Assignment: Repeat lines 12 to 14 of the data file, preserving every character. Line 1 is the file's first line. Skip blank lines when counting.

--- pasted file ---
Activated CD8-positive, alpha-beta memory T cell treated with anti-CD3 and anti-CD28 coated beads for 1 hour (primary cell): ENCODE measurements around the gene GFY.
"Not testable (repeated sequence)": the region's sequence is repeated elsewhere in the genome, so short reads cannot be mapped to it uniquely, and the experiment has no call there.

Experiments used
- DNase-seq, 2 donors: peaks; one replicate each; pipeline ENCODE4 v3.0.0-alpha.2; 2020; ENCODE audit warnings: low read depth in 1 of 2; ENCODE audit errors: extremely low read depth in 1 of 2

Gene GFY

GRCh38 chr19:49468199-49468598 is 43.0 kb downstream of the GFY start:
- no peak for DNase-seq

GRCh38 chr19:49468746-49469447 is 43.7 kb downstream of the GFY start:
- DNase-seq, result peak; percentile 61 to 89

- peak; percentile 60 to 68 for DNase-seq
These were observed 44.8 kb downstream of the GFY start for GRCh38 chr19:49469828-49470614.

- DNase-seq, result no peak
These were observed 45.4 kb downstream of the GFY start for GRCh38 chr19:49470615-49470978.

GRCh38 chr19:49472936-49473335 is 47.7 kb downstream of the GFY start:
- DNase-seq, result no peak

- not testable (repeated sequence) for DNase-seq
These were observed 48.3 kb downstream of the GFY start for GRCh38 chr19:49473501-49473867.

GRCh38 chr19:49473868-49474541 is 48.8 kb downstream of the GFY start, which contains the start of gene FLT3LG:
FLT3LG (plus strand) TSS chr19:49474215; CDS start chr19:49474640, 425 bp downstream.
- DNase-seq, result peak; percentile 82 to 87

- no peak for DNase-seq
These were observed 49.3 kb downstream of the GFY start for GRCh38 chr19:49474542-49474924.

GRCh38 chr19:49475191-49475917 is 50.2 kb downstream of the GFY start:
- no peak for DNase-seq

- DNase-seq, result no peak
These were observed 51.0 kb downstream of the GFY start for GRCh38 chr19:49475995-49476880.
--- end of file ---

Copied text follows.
- DNase-seq, result no peak
These were observed 45.4 kb downstream of the GFY start for GRCh38 chr19:49470615-49470978.

GRCh38 chr19:49472936-49473335 is 47.7 kb downstream of the GFY start: